So, planting a GMO-free garden is not so simple as buying certified organic or heirloom seed anymore, now that Monsanto owns so many seed companies. For example, Seminis’ non-GMO seeds are carried by many popular garden catalogs, including Burpee, Park Seed, Territorial Seeds, and Johnny’s Selected Seeds. This means that a gardener or homesteader could unknowingly be giving money to Monsanto, if the seeds used are supplied from Seminis or one of Monsanto’s other acquisitions.
Monsanto’s Dirty Little Secret
Aside from trying to dominate the global seed market and make everyone in the world their hostage customer, one of the main reasons that Monsanto has bought up so many seed companies is to use the germplasm (DNA) of those non-GMO varieties in their future GMO products.
The dirty little secret of the GMO industry is that most of the traits that they brag about trying to create (like drought tolerance, greater nutrition, etc.) are actually the product of traditional breeding.
In essence, by buying up all the seed companies, they can literally steal the work done by thousands of gardeners and farmers over generations to produce quality seeds with beneficial growing traits. Then they can slip a Round-Up Ready or other proprietary gene into it and call it their “own”, and sell it with patent restrictions.
This is not a company any gardener would want to support.
Where to Buy Non GMO Seeds
So, how can you make sure that the seeds you buy this year are not supporting Monsanto or one of the companies acquired by them? Here are five ways to keep Monsanto out of your garden:
1. Avoid buying anything from companies that are affiliated with Monsanto or Seminis. ( Here’s a list .)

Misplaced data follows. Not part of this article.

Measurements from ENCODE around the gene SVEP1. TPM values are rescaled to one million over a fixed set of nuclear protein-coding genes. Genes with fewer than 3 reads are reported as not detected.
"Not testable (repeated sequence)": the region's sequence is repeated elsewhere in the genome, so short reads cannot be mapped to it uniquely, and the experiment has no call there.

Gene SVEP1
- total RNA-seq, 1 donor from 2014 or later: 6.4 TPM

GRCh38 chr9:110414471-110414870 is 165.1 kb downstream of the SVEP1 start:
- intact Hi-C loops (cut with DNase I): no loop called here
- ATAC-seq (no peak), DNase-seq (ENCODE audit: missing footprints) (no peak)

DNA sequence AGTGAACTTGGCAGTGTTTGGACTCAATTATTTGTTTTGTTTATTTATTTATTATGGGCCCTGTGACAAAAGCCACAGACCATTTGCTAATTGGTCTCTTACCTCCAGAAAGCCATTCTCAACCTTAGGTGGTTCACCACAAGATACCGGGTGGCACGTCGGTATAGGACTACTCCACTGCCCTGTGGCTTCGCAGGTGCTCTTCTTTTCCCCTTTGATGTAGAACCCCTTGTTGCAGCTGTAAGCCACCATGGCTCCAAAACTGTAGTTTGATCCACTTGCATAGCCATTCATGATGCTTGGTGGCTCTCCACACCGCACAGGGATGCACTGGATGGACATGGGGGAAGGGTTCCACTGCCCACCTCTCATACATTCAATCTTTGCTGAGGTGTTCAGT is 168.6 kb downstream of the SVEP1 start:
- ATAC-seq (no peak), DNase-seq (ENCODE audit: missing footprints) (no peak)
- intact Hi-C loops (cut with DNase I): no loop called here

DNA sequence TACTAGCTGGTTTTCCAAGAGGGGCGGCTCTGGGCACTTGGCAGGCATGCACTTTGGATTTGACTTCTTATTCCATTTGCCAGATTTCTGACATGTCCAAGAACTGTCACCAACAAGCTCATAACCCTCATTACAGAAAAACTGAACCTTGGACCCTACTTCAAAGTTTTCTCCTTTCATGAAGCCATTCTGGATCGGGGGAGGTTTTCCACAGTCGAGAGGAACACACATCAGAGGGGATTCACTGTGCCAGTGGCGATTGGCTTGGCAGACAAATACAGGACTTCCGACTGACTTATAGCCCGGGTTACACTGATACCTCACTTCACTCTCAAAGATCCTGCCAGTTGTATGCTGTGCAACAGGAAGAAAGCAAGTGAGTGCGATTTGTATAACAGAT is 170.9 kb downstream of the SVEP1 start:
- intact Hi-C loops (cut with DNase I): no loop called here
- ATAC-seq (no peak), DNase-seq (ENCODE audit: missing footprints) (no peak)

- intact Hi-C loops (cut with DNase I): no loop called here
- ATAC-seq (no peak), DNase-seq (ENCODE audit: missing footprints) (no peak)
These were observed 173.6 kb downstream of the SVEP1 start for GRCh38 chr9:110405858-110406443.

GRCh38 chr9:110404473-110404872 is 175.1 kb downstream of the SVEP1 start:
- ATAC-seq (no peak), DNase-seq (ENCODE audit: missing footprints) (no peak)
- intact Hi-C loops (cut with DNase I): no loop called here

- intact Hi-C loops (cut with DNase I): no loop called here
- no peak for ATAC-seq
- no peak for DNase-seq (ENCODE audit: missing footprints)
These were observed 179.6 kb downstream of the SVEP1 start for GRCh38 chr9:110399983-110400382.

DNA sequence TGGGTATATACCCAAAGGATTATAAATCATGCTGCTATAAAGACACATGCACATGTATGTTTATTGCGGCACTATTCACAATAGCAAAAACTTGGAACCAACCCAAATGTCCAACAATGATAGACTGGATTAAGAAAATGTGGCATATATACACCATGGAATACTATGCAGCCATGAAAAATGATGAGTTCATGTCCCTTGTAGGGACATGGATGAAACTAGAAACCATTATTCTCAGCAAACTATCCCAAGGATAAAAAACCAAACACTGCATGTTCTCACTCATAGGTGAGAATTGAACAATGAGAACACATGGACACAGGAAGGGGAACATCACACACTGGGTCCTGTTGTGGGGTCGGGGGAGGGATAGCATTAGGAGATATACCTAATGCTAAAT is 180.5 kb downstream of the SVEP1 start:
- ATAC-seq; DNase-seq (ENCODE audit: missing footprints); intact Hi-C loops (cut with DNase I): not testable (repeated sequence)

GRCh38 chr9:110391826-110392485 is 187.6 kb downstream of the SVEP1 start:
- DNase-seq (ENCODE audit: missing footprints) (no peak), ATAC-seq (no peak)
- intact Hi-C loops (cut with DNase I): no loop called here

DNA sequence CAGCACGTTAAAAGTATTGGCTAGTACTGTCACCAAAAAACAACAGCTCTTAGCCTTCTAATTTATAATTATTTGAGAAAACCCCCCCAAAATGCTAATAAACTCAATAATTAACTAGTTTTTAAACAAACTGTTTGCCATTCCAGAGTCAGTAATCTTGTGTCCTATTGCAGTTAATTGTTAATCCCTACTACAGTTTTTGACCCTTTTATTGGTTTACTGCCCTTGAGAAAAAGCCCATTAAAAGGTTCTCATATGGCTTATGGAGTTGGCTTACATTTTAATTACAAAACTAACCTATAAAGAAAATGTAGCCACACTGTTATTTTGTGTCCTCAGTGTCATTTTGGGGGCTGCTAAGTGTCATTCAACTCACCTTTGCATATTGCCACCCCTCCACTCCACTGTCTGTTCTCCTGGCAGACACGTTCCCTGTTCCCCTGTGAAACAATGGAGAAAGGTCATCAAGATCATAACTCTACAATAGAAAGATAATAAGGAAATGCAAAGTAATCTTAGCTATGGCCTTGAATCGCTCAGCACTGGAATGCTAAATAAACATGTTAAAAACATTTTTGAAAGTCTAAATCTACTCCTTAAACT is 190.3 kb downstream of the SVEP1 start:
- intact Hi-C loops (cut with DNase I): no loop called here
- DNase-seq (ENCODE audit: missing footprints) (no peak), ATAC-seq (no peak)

2. Avoid buying seed or seedlings varieties that are trademarked by Seminis or Monsanto, especially those found at big box garden centers. This includes popular tomato varieties such as ‘Celebrity,’ ‘Early Girl,’ and ‘Better Boy,’ as well as a host of other common home garden varieties, like ‘Cheddar’ cauliflower and ‘Marketmore 76′ cucumbers. ( Here’s a list .)
3. Buy seeds or seedlings only from companies that Monsanto hasn’t bought and that aren’t affiliated with Seminis. ( Here’s a list .)
4. Ask seed companies if they have taken the Safe Seed Pledge and tested their stock for GMOs. ( Here’s a list .)
5. Buy, plant, and save seeds from heirloom varieties. Seed Savers Exchange , Baker Creek Heirloom Seeds , and Clear Creek Heirloom Seeds all specialize in heirlooms, and are not owned by Monsanto or Seminis. Seed Savers Exchange will gladly tell you how to collect and store seeds.
Please spread the word among other gardeners you know to be very careful when buying seeds and seedlings for their gardens this year.
Together, we can free ourselves from Monsanto’s grip on the worldwide seed market and build momentum for a more sustainable world, one garden at a time!
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